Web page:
Keyword Detection integration

Keyword Detection (KD), also known as Voice Activation or Sound Trigger, is a feature that triggers a speech recognition engine when a predefined keyphrase (keyword) is successfully detected. Offloading the keyphrase detection algorithm to the embedded processing environment (i.e. dedicated DSP) reduces system power consumption while listening for an utterance.

The terms Voice Activation and Keyphrase Detection are often used interchangeably to describe end-to-end system-level use cases that include:

  • Keyphrase detection algorithm

  • Keyphrase enrollment (parametrization of keyphrase detection algorithm)

  • Management of an audio stream that is used to transport utterances

  • Steps made to reduce system-level power consumption

  • System wakeup on keyphrase detection

The Keyphrase Detector component typically is used to identify a firmware processing component that implements an algorithm for keyphrase detection in an audio stream.

The speech audio stream is used to indicate that the stream is primarily used to deliver data to the automatic speech recognition (ASR) algorithm. The voice audio stream typically indicates that the recipient of audio data is a human.

Depending on system-level requirements for the keyphrase detection algorithm and the speech recognition engine, different policies for keyphrase buffering and voice data streaming may be applied. This document covers the reference implementation available in SOF. The following sections cover the functional scope.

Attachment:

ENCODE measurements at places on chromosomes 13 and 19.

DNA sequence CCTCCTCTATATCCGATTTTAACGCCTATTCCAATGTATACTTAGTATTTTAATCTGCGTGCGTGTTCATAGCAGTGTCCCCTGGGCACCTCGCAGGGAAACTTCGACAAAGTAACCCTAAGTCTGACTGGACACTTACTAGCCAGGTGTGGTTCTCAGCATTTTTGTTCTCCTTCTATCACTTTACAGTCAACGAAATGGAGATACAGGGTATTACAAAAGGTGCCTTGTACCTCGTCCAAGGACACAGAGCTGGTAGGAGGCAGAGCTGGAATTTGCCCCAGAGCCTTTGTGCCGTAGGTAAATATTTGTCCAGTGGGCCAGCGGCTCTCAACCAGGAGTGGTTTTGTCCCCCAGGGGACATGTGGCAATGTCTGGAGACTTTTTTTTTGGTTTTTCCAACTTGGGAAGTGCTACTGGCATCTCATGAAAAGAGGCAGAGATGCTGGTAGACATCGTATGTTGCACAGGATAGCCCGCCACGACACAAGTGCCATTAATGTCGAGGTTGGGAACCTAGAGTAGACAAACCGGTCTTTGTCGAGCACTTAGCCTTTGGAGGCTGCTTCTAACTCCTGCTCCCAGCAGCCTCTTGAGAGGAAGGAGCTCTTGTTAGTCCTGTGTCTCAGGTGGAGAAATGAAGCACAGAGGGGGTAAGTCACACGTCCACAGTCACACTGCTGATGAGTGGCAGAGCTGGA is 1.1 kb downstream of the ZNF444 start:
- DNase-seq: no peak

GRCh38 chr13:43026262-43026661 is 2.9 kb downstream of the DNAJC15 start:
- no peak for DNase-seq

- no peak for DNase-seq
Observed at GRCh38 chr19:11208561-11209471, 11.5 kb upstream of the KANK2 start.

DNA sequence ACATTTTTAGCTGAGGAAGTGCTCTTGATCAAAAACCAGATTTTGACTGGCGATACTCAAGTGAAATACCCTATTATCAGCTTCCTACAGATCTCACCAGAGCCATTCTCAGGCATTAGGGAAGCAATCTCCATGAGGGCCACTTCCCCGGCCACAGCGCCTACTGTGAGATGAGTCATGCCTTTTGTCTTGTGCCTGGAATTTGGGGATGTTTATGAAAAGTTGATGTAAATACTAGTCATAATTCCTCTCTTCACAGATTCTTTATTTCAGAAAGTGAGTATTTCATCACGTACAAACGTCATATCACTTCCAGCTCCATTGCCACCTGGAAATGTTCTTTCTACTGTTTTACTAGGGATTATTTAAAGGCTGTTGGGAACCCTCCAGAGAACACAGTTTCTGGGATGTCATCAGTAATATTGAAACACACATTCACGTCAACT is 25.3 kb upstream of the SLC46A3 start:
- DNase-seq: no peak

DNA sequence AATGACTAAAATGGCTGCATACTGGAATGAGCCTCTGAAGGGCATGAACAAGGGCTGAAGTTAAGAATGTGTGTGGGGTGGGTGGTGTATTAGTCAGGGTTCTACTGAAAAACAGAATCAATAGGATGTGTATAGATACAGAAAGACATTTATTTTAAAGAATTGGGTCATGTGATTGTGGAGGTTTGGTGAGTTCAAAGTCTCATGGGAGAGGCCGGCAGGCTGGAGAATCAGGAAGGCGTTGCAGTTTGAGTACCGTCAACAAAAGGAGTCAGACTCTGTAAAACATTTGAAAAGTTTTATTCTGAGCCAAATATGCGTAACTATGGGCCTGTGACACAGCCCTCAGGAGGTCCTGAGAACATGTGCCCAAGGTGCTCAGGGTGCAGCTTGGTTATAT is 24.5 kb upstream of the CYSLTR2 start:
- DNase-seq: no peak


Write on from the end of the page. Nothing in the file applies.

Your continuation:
Currently, SOF implements the Keyphrase Detector component with a reference trigger function that allows testing of E2E flow by detecting a rapid volume change.

Timing sequence


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footer: timeline not to scale 
robust "Speech application" as App
concise "Audio Stream" as Audio

App is idle
Audio is "Preceeding"

0 is idle
+180 is Processing

0 is Keyphrase
@0 <-> @100 : keyphrase length - L1
@100 <-> @+80 : detection\ntime - L2
@180 <-> @+80 : burst \ntransmission time - L3
Audio@180 -> App@180 : notification
@260 <-> @+60 : safety \nmargin - L4
100 is Command
+200 is Following

Figure 38 Basic diagram for a timing sequence

A keyphrase is preceded by a period of silence and is followed by a user command. In order to balance power savings and user experience, the host system (CPU) is activated only if a keyphrase is detected. To reduce the number of false triggers for user commands, the keyphrase can be sent to the host for additional (2nd stage) verification. This requires the FW to buffer the keyphrase in a memory. Keyphrase transmission to the host is as fast as possible (faster than real-time) to reduce latency for a system response.

End-2-End flows


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participant "Userspace component" as usr
participant "Audio driver" as drv
participant "FW infrastructure" as fw
participant "Data transfer to Host" as dma
participant "Keyword detection algorithm" as kda
participant "Data transfer to DSP" as gpdma

box "Linux User/Kernel space" #LavenderBlush
	participant usr
	participant drv
end box

box "DSP" #LightBlue